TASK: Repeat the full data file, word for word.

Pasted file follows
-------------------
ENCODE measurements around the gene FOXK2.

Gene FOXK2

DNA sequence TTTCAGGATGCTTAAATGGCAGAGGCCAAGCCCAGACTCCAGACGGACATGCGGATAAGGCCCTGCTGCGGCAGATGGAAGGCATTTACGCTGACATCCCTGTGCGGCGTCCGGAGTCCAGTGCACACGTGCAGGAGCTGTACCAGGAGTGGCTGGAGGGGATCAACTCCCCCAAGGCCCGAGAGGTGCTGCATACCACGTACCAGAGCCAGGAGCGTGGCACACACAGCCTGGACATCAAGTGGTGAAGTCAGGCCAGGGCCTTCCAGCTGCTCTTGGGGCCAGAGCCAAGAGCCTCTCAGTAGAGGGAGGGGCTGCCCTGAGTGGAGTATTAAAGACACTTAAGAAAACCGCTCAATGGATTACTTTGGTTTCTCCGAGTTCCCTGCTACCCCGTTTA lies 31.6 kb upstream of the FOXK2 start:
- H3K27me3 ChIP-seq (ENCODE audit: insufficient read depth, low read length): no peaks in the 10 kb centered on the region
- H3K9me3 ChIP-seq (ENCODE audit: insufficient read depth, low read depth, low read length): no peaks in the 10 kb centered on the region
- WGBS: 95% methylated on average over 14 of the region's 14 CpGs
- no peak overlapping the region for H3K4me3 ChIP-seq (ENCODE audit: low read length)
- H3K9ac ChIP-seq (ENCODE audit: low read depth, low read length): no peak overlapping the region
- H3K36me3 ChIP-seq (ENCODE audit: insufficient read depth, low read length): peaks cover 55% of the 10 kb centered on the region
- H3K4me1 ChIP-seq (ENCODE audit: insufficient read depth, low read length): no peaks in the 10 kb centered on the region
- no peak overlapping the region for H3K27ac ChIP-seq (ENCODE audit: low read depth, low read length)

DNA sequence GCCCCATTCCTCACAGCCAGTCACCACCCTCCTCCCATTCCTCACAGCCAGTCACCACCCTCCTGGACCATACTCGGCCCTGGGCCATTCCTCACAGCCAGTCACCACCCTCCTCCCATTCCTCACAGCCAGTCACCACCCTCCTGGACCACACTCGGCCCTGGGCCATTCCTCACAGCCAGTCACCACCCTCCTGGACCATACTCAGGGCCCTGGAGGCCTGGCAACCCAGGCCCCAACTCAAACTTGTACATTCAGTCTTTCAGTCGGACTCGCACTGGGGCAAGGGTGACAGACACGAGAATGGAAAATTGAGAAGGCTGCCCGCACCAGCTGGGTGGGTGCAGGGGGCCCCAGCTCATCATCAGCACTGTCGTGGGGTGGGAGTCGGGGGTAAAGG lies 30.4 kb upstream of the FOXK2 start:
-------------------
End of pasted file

ENCODE measurements around the gene FOXK2.

Gene FOXK2

DNA sequence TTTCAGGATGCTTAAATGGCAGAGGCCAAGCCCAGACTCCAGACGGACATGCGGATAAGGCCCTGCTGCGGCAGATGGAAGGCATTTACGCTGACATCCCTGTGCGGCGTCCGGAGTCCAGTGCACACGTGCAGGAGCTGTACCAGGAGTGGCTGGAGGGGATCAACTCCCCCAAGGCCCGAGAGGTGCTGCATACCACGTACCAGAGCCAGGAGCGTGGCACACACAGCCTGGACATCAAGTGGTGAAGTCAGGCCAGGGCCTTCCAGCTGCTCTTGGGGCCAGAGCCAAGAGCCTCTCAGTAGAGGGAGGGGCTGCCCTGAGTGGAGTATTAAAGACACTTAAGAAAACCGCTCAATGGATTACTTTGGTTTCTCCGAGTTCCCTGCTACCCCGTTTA lies 31.6 kb upstream of the FOXK2 start:
- H3K27me3 ChIP-seq (ENCODE audit: insufficient read depth, low read length): no peaks in the 10 kb centered on the region
- H3K9me3 ChIP-seq (ENCODE audit: insufficient read depth, low read depth, low read length): no peaks in the 10 kb centered on the region
- WGBS: 95% methylated on average over 14 of the region's 14 CpGs
- no peak overlapping the region for H3K4me3 ChIP-seq (ENCODE audit: low read length)
- H3K9ac ChIP-seq (ENCODE audit: low read depth, low read length): no peak overlapping the region
- H3K36me3 ChIP-seq (ENCODE audit: insufficient read depth, low read length): peaks cover 55% of the 10 kb centered on the region
- H3K4me1 ChIP-seq (ENCODE audit: insufficient read depth, low read length): no peaks in the 10 kb centered on the region
- no peak overlapping the region for H3K27ac ChIP-seq (ENCODE audit: low read depth, low read length)

DNA sequence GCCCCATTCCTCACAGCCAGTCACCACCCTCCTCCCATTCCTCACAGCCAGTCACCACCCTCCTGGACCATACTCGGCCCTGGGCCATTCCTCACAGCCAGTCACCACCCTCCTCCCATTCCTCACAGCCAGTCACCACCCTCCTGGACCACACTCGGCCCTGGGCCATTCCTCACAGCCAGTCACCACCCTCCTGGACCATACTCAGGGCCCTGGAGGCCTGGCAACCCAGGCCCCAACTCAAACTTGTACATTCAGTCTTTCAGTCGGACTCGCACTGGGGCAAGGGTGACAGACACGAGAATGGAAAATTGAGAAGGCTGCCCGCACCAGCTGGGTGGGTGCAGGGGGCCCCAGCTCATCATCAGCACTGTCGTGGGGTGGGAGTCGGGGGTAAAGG lies 30.4 kb upstream of the FOXK2 start: